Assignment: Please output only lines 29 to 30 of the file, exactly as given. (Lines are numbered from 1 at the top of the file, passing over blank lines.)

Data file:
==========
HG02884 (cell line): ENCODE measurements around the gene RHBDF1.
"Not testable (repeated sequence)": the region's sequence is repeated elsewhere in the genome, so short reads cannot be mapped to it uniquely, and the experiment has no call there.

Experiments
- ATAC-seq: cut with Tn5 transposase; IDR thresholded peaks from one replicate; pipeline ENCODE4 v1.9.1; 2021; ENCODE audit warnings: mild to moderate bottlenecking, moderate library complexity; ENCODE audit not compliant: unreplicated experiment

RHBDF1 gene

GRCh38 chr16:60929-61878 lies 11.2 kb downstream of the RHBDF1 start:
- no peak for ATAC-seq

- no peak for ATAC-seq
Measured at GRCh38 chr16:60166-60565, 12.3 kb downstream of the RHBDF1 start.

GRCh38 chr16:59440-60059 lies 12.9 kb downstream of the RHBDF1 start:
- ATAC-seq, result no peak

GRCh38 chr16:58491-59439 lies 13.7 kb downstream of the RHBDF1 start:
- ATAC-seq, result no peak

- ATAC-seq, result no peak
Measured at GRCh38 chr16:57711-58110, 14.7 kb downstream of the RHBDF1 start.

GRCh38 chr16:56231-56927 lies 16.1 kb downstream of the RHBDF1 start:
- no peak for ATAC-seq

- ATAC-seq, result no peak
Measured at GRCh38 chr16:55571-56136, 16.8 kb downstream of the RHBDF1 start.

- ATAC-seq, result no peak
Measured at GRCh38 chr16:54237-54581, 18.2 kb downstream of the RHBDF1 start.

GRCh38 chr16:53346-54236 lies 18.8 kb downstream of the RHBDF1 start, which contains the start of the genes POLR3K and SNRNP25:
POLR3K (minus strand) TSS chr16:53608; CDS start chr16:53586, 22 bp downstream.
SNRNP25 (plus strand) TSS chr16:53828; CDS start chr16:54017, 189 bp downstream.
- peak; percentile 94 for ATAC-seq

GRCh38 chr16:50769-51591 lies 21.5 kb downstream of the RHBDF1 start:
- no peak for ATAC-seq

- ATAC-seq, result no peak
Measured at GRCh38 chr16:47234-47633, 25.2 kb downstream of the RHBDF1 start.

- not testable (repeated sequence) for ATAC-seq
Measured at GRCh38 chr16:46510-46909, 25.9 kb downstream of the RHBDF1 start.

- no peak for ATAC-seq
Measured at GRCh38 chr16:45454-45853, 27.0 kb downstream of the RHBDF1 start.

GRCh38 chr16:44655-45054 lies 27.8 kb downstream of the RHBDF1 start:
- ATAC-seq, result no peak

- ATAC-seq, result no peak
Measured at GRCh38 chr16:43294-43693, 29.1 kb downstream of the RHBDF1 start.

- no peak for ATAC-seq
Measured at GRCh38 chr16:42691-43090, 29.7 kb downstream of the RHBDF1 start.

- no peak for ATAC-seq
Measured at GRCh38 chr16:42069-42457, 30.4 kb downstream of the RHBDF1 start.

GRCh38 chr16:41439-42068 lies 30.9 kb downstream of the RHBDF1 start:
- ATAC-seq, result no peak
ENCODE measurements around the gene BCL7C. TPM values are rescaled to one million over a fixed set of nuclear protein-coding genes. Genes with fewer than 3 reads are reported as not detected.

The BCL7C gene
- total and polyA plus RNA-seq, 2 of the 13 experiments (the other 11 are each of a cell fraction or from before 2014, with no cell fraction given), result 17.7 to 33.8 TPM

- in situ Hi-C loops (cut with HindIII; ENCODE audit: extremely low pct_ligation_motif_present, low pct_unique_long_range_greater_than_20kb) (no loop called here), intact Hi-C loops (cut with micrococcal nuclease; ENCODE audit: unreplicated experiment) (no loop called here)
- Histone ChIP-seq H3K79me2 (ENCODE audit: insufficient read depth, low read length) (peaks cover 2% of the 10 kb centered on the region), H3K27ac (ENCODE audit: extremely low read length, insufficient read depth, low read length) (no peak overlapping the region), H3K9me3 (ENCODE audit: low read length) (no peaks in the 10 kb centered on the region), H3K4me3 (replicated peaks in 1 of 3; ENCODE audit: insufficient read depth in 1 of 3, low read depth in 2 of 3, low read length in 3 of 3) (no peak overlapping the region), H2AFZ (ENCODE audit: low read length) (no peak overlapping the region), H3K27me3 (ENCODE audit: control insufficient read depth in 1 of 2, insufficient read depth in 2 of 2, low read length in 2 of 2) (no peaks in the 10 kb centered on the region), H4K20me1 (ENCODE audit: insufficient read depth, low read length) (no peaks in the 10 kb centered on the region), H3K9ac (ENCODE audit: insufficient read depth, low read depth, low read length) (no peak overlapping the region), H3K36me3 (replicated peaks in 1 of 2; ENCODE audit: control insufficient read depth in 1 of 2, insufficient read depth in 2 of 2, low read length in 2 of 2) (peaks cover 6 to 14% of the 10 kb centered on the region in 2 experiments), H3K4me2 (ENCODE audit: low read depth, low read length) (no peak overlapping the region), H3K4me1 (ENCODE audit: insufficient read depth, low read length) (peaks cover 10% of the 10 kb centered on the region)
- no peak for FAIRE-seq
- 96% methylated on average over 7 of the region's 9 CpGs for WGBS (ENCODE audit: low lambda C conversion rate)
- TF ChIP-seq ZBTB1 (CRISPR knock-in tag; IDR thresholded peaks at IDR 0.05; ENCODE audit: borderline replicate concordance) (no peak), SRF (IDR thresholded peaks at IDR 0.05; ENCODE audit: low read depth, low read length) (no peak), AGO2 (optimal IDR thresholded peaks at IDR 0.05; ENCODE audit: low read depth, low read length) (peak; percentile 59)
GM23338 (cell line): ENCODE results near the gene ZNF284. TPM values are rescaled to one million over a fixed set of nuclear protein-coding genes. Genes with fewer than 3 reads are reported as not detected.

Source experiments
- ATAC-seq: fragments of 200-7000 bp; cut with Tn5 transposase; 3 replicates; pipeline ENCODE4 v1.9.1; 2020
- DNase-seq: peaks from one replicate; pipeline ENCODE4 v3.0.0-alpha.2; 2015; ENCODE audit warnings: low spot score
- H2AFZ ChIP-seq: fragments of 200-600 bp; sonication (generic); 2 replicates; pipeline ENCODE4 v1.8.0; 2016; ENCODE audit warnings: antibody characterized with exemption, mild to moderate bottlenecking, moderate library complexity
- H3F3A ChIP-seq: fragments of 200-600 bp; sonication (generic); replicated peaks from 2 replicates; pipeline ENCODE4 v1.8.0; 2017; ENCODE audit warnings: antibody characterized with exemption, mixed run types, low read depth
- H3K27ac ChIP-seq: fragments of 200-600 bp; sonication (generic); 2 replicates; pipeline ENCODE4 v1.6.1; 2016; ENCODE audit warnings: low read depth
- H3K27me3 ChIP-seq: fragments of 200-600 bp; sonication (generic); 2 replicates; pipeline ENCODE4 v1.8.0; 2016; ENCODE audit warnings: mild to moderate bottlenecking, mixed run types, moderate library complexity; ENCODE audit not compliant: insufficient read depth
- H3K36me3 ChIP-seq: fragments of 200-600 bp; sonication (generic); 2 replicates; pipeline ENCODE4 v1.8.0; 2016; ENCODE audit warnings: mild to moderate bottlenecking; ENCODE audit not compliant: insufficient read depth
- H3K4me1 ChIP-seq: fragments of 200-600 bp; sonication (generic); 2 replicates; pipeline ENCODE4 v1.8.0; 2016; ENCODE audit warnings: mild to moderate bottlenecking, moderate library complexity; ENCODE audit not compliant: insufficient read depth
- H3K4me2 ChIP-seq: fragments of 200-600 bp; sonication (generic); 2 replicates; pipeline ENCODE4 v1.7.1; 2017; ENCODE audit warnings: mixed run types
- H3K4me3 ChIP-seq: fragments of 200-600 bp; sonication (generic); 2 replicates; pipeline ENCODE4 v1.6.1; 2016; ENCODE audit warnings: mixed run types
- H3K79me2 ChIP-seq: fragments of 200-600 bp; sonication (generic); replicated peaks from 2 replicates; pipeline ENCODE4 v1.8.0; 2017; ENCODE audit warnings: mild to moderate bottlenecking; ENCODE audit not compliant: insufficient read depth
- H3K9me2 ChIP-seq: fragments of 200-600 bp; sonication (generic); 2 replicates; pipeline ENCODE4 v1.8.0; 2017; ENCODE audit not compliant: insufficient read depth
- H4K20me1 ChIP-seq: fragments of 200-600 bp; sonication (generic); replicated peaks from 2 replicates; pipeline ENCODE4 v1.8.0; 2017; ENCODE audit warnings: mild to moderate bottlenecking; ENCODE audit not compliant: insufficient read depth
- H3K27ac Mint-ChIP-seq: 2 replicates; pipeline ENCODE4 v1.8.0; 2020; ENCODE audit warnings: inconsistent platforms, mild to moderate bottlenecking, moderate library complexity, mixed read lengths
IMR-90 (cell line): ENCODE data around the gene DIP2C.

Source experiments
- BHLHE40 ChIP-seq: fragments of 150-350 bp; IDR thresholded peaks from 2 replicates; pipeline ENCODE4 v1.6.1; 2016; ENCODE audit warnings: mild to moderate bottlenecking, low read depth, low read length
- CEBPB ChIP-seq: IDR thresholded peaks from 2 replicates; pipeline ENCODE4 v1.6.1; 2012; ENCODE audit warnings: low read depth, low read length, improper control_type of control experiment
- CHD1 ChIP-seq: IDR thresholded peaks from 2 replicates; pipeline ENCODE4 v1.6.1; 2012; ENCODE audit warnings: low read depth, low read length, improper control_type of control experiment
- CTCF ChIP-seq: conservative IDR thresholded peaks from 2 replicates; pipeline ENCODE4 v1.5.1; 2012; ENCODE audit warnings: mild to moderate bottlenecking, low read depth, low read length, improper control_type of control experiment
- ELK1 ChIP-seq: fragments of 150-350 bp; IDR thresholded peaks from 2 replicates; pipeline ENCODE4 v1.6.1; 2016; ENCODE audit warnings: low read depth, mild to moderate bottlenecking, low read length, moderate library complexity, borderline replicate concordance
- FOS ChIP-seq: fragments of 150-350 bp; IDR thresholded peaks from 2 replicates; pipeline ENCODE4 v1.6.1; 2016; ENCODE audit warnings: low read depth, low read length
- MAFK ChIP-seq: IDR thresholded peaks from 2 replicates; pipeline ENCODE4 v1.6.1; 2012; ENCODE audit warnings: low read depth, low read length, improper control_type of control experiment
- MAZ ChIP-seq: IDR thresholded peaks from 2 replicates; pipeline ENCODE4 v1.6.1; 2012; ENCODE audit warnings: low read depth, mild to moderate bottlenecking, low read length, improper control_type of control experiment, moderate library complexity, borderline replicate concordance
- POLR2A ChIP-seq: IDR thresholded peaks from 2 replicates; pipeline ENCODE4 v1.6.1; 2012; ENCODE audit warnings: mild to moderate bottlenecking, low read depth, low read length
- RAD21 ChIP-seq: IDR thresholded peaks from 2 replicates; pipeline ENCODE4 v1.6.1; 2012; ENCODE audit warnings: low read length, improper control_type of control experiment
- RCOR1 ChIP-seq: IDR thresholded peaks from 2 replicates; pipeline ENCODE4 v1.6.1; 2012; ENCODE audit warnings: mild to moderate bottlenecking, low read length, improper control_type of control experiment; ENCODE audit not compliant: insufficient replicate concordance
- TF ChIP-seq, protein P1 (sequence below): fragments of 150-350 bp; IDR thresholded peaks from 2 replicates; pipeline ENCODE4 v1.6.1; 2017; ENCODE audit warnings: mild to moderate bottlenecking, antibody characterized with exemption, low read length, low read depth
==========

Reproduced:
Measured at GRCh38 chr16:47234-47633, 25.2 kb downstream of the RHBDF1 start.

- not testable (repeated sequence) for ATAC-seq